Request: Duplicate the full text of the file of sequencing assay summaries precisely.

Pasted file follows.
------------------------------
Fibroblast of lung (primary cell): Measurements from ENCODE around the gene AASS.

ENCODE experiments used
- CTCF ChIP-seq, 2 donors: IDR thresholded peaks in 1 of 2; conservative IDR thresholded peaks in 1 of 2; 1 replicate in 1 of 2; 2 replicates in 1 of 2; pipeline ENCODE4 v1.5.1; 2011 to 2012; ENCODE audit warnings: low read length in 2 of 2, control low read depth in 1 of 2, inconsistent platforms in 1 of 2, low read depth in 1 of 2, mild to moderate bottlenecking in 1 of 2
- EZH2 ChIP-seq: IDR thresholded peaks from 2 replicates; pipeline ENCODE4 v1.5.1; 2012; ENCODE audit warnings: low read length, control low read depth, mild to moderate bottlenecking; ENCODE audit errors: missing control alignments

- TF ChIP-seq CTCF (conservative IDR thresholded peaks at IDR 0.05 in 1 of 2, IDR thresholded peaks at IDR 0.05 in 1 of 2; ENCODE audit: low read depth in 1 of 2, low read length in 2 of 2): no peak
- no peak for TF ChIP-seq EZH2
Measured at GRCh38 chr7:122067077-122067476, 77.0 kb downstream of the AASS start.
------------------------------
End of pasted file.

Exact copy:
Fibroblast of lung (primary cell): Measurements from ENCODE around the gene AASS.

ENCODE experiments used
- CTCF ChIP-seq, 2 donors: IDR thresholded peaks in 1 of 2; conservative IDR thresholded peaks in 1 of 2; 1 replicate in 1 of 2; 2 replicates in 1 of 2; pipeline ENCODE4 v1.5.1; 2011 to 2012; ENCODE audit warnings: low read length in 2 of 2, control low read depth in 1 of 2, inconsistent platforms in 1 of 2, low read depth in 1 of 2, mild to moderate bottlenecking in 1 of 2
- EZH2 ChIP-seq: IDR thresholded peaks from 2 replicates; pipeline ENCODE4 v1.5.1; 2012; ENCODE audit warnings: low read length, control low read depth, mild to moderate bottlenecking; ENCODE audit errors: missing control alignments

- TF ChIP-seq CTCF (conservative IDR thresholded peaks at IDR 0.05 in 1 of 2, IDR thresholded peaks at IDR 0.05 in 1 of 2; ENCODE audit: low read depth in 1 of 2, low read length in 2 of 2): no peak
- no peak for TF ChIP-seq EZH2
Measured at GRCh38 chr7:122067077-122067476, 77.0 kb downstream of the AASS start.